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Magic Lantern
Where it ALL Began

The magic lantern -- the first projector -- has been around since around the 1650s. Soon after its invention it became a showman's instrument. By the end of the 17th century, wandering lanternists were putting on small-scale shows in inns and castles, using a lantern lit with a feeble candle. These shows featured a wide variety of tales including spirits, goblins and devils -- hence the name the "magic lantern."

The first magic lanterns used candle light. Through the years every type and variation imaginable as the magic lanterns improved.

By the end of the nineteenth century, magic-lanterns were everywhere -- in homes, churches, schools, large-scale halls and theaters, and as a regular part of public entertainment.

Lanterns came in a variety of sizes and shapes, from toy lanterns for children, to those used in large halls -- huge brass-and-mahogany, double-lens machines utilizing slides and lit with "limelight."

The limelight was created when oxygen and hydrogen were squirted on a piece of limestone which turned incandescent once the gases were lit, and produced a light as powerful as that in a modern movie projector. The lantern projected hand-colored slides on a full-sized screen.

As the images were projected in a theatrical magic-lantern show, a live showman and musician provided the "soundtrack," and the audience joined in creating sound effects, playing horns and tambourines, and clapping, cheering, and booing. The images changed about every 30 seconds giving the showman a chance to tell his tale.

In America, the foremost magic-lantern artist was Joseph Boggs Beale (1841-1926), who produced over 1600 images for the lantern. Beale created wonderful stories on glass slides, the most popular being stories like The Night Before Christmas, A Christmas Carol and even illustrated carols like O Holy Night, and animated Christmas cartoons.

The genius of Beale's slides is partly in the way each slide advances the story plot, providing a new, dramatic, "action image." But supporting this central image are also details in the picture which reinforce lines from the story. As the showman dramatizes the action, the eye of the viewer moves within the picture, picking up details as they are mentioned, becoming like a latter-day movie camera, zooming in here, panning there, building texture toward the next dramatic moment.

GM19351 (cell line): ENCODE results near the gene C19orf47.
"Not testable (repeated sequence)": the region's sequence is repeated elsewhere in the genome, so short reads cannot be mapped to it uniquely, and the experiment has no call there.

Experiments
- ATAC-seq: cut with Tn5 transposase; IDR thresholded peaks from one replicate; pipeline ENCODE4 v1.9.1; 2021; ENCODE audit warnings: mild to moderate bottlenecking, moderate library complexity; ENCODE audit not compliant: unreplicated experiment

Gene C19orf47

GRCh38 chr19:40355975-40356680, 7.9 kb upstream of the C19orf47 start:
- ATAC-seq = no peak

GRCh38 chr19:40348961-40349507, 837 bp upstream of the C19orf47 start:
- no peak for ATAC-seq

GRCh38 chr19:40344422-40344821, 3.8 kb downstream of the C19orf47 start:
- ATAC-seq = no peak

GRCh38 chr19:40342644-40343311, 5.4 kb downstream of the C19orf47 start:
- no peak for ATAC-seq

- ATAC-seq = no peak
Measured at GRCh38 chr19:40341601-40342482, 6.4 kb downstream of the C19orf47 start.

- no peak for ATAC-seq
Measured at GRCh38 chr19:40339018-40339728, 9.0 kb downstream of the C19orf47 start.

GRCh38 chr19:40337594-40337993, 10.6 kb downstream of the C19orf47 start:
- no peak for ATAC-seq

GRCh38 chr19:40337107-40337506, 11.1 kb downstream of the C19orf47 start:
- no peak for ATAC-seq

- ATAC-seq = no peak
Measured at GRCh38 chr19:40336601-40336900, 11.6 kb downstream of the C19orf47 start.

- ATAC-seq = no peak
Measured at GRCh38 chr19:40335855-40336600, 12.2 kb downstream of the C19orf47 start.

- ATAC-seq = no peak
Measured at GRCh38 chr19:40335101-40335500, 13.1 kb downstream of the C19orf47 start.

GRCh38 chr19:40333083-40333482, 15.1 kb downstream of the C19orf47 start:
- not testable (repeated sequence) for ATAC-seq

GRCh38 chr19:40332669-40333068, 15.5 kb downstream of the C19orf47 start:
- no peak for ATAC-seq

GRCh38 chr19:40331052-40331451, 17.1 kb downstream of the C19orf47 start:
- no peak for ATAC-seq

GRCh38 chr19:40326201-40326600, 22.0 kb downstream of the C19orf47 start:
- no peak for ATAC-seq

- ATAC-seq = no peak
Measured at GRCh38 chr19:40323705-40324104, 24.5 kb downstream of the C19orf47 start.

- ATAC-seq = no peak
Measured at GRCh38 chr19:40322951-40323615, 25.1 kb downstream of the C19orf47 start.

The magic lantern became so wide spread that it became quite common in homes across the country. Notice this advertisment from the 1908 Sears Catalog selling a complete magic lantern kit including tickets and flyers from $4.98 to $6.85

But for all Beale's skill, he could not compete with the movies. With the advent of "motion" pictures and inexpensive movie "nickelodeon" theaters, the magic-lantern quickly declined as an entertainment medium and took on a different roll for theater owners. Instead of being the main attraction, the magic lantern became the filler BETWEEN the films.

Each time a film ended, the show would stop while the projectionist changed reels. Some theatres would provide sing-a-longs between reels, accompanied by illustrated song slides flashed on the screen by the Magic Lantern. Usually the son or daughter of the theater owner would lead the singing. Jack Warner, later the head of Warner Brothers, led the singing in his family's Nickelodeon in Pittsburgh.

At some theaters, they used the Magic Lantern to show a slide of coming attractions, show times or local advertising.

Even though, film trailers became more popular and the use of the Magic Lantern declined drastically, it was still used until the 1950's. Recently, nostalgic Magic Lantern clubs have been making a come back.

 

 

 


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